Education at the World Center for Birds of Prey

A destination for all ages
We’re influencing people's attitudes, emotions, knowledge, and behaviors about raptors and wild places….


Swainson's Hawk lands on a trainer's glove

Jim Shane

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The World Center for Birds of Prey is the heartbeat of The Peregrine Fund’s education program. Situated in one of the most densely populated raptor regions in the world, it is an international destination for 50,000+ people a year.

Visitors experience raptors up close and personally through live, daily raptor demonstrations and interactions with staff, volunteers, and exhibits that create a deeper understanding of these incredible birds and our role in conserving them for future generations.

peregrine and girl eye-to-eye
our impact

The Center provides free school tours for more than 4,000 students annually, engaging students in STEM (science, technology, engineering, and math) learning focused on the scientific method through the lens of our global conservation projects. Teachers rate our program 4.9 out of 5 for overall satisfaction.

A Verreaux's Eagle Owl named Ollie flies low over the audience at Fall Flights

Jim Shane

our impact
Over 7,000 guests come nose-to-beak with hawks, falcons, and owls that swoop inches overhead during Fall Flights, an annual sold-out event and family tradition for visitors throughout the region.

The World Center for Birds of Prey engages more than 50,000 people annually, and has become a top-rated attraction in Idaho.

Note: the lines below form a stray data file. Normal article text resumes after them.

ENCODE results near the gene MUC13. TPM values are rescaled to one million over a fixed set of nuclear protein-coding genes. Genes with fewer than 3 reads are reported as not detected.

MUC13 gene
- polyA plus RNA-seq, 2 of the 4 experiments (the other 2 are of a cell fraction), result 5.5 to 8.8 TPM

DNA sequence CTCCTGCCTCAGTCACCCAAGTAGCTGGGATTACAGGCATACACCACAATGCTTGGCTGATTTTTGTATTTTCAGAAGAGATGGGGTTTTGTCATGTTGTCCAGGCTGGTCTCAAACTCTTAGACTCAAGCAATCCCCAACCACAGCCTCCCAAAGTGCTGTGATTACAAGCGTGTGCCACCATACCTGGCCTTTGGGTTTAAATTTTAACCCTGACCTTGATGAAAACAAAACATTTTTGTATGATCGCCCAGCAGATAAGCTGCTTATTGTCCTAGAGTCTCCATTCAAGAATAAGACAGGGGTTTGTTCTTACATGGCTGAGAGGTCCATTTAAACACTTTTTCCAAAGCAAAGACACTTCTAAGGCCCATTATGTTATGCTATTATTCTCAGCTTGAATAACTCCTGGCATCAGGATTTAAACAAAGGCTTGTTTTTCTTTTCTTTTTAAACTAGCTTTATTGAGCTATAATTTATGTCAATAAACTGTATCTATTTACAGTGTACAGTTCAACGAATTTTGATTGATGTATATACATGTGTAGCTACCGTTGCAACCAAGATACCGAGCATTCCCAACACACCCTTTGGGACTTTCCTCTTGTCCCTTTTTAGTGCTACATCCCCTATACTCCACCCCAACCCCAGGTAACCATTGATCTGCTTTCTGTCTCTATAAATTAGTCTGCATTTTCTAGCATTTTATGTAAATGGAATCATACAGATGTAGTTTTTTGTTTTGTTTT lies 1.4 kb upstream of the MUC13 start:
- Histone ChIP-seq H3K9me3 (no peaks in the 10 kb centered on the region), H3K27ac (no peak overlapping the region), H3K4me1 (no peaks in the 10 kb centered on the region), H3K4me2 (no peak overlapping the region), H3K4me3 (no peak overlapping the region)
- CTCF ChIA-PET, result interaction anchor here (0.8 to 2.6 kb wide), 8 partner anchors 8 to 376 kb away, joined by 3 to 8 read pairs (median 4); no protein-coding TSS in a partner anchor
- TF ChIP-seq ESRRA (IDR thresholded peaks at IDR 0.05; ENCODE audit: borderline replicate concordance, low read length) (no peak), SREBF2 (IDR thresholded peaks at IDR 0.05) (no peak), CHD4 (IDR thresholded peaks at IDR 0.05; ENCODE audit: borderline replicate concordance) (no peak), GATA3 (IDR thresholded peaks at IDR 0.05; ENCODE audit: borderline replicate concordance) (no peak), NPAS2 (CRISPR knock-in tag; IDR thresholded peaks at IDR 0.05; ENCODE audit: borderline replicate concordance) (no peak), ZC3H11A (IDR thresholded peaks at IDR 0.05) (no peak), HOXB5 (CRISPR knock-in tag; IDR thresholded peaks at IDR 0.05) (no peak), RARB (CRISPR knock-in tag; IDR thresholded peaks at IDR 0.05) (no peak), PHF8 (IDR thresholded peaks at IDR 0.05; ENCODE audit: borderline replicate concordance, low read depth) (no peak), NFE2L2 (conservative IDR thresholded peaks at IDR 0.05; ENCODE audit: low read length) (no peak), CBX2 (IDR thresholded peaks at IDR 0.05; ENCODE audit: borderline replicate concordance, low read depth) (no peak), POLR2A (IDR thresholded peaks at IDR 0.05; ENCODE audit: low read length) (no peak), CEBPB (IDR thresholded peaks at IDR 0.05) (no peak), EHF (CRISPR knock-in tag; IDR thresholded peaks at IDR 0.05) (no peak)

The Peregrine Fund’s vision is to create a world where birds of prey are valued by all humans. Our Visitor Center serves as the foundation for empowering guests to save raptors and find solutions that protect wild places we all need for survival.

At the World Center for Birds of Prey, visitors come nose-to-beak with raptors from around the world while learning about conservation work The Peregrine Fund leads on a global scale to save each species. When people have the opportunity to experience one of our avian ambassadors up close, an emotional connection can form that changes attitudes toward conservation in a positive way.

The recovery story of the Peregrine Falcon is one of the greatest conservation success stories of all time. It is a story of people coming together to tackle an environmental problem that affects us all. The message is clear—we have the power to save species when we work together. The World Center for Birds of Prey has shared this empowering message with nearly one million visitors since opening our doors in 1994.

As we celebrate our 50th anniversary in 2020, The Peregrine Fund is renewing its commitment to education and public engagement. The World Center for Birds of Prey is expanding its footprint to showcase our international conservation work in partnership with local communities and increase exposure to native raptors and conservation efforts that promote coexistence between humans and the natural world, with wise stewardship of the land.

To learn more about our educational expansion, please contact Heather Meuleman, Campaign Director, at or 208.362-8240.